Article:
REVIEW WRITTEN BY NATHAN LERNER/For 21st Century Media
What inspires someone to forge art and other items? Ordinarily, the person is motivated by the prospect of financial profit.
“Art and Craft” is a documentary about Mark Landis, a prolific American forger, who is indifferent to pecuniary gain. For more than 30 years, he has cranked out forgeries of a wide variety of artists, who hailed from different eras and practiced a striking diversity of genres. Landis copied the work of 19th century French Academic realist, William-Adolphe Bougereau; modern impressionist, Pablo Picasso; even animator, Walt Disney. He also copied letters by Founding Fathers, Thomas Jefferson and John Hancock, as well as historically significant deeds.
Landis is a highly skilled forger. He has augmented his artistry by mastering various technical skills. For instance, he developed the technique of rubbing the back of canvases with coffee to produce the illusion of aging.
For decades, Landis has engaged in a protracted scheme. After creating his forgeries, he posed as a wealthy philanthropist and contacted various art museums. Landis then claimed that he wished to make a donation of original artwork on behalf of a recently deceased relative.
Landis began his career by donating works to smaller museums, which were arguably without the resources to conduct due diligence. However, he became emboldened by the success of his initial scams and approached progressively more prestigious institutions. Even the venerable Philadelphia Museum of Art fell victim to his chicanery. The film fails to capture the trajectory of Landis’ career in this regard.
Landis ended up duping the putative authorities at more than 30 museums. Employing various ploys, Landis has contributed to their permanent collections. The film fails to question whether the museums were negligent in failing to be more skeptical of the supposed generosity of a total stranger. Were the museums perchance studiously ignoring some of the earmarks of a scam and being unduly credulous?
The film starts out as if it is following the pursuit of a criminal mastermind. The film introduces Matthew Leninger, the former registrar at the Oklahoma City Museum of Art. In 2007, Landis had approached Leninger and offered to donate the supposed works of Honoré Daumier, Paul Signac, Louis Valtat, and Stanislas Lépine. A cursory investigation by Leninger revealed that Landis had already donated forgeries of some of the same works to other museums. Why hadn’t any of these other institutions done similar research? Leninger is presented as some implacable foe intent upon tracking down Landis and seeking retribution. He comes across like a modern-day Inspector Javert, engaged in an obsessive hunt for Jean Valjean, the protagonist Victor Hugo’s classic “Les Misérables.” It eventually resulted in Leninger’s termination, another important fact egregiously missing from the film’s text.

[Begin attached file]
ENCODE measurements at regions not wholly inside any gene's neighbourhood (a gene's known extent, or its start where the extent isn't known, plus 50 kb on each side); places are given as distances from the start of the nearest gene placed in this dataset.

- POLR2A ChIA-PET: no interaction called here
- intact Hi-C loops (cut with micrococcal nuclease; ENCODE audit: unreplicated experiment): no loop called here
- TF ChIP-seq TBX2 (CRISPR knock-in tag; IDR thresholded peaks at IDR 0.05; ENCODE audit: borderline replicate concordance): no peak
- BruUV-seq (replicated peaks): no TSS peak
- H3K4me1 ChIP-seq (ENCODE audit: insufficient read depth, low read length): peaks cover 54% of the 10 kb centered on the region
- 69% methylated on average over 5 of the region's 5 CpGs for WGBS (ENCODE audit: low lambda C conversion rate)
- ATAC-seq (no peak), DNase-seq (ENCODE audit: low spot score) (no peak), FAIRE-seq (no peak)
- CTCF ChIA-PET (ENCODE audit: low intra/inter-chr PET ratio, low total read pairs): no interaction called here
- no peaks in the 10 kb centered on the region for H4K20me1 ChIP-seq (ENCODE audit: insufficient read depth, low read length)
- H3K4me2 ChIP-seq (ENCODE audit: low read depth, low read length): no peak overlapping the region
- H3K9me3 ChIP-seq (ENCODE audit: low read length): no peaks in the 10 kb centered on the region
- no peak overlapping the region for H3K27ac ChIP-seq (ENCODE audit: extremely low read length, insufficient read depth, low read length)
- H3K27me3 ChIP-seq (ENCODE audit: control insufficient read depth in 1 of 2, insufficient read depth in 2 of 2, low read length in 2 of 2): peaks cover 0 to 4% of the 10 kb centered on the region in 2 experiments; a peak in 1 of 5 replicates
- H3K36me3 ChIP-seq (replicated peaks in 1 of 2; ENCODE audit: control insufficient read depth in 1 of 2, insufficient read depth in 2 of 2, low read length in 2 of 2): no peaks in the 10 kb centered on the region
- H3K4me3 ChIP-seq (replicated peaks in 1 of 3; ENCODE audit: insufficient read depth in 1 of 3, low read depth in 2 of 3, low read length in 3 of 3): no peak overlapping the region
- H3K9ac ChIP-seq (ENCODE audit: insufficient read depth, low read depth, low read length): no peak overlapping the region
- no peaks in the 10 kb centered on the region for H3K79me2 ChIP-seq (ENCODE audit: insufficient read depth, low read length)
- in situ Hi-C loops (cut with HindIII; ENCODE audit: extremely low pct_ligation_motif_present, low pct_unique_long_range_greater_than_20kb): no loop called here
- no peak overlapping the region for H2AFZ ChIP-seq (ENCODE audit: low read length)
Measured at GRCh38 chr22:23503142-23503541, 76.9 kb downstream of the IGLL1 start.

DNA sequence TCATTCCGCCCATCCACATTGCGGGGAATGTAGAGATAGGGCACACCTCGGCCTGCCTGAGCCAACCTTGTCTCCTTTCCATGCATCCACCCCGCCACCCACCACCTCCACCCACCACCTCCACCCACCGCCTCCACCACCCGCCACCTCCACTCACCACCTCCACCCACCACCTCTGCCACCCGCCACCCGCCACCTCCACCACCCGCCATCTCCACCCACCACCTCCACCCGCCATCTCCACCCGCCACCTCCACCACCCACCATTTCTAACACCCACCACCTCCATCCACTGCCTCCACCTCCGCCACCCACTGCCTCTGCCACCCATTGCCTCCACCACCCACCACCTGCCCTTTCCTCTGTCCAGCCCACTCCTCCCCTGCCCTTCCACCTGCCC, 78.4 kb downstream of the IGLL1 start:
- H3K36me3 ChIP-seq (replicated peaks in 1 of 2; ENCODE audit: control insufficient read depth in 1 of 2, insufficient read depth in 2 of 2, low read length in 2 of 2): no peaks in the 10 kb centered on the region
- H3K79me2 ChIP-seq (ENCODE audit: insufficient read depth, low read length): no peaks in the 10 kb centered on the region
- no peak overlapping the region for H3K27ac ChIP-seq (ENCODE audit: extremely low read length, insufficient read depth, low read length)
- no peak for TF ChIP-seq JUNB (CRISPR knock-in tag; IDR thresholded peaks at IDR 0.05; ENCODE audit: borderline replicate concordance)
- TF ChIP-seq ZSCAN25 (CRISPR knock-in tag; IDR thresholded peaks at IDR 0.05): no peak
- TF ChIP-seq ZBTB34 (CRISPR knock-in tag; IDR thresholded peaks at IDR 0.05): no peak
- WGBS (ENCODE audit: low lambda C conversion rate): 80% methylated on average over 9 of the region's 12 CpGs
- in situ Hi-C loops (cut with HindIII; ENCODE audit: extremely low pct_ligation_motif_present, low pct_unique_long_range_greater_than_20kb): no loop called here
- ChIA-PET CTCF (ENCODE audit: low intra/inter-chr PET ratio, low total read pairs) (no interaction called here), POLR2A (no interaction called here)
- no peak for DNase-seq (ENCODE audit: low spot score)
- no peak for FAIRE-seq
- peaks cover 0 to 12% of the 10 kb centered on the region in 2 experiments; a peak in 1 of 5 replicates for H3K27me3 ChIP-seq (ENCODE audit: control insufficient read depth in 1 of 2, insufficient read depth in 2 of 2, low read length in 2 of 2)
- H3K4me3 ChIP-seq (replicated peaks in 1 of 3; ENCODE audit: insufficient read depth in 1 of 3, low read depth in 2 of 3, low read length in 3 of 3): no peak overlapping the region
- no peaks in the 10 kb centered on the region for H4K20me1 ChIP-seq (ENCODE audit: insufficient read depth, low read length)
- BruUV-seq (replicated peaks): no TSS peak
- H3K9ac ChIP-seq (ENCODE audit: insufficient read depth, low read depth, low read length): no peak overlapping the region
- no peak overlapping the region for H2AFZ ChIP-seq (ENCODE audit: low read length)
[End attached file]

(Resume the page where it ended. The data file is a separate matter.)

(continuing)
So, what are Landis’ crimes? He never accepted a penny for any of the forgeries that he created. He never even declared a tax deduction on any of his donations. Essentially, Landis is flying around the country at his own expense, engaged in a mischievous scheme to misrepresent his forgeries as originals. Law enforcement officials are understandably disinterested in prosecuting Landis.
We eventually meet the gnome–like Landis. He is far from a scheming con artist, trying to get rich off of his machinations. Instead, his effete, mincing manner evokes memories of Truman Capote at the tail end of his life, when the writer was an unraveled mess.
So what drove Landis? As Landis explains, he finds the process of copying calming to his frayed nerves. When Landis was seventeen, Landis’s father died. He suffered a nervous breakdown and was diagnosed with schizophrenia, then institutionalized in a mental hospital for a year and a half. The documentary does acknowledge that Landis has been alternately diagnosed with schizophrenia and bipolar disease. However, it treats this as if it were some incidental detail about its subject. This is where the film becomes disquieting. We are watching the behavior of someone, who is driven by a psychiatric disorder. This confers an invasive and exploitative aura to the film.
Landis displayed consummate skill as an artist. Why hasn’t he pursued a career selling non- forgeries? In the course of the film, Landis inexplicably disclaims that he is an artist. The documentary fails to stress that in fact Landis has also produced numerous original works. Some of these have been sold through NARSAD Artworks, an organization dedicated to selling the creations of those with psychiatric infirmities.
“Art and Craft” follows a fascinatingly eccentric character. Unfortunately, the film is plagued with blatant methodological flaws. It ends without adequately addressing many of the salient questions about a tortured soul and the art establishment’s reaction to him.
“Art and Craft” *** No MPAA rating 89 minutes
Nathan Lerner sees over 200 feature films a year. He welcomes feedback at firstname.lastname@example.org.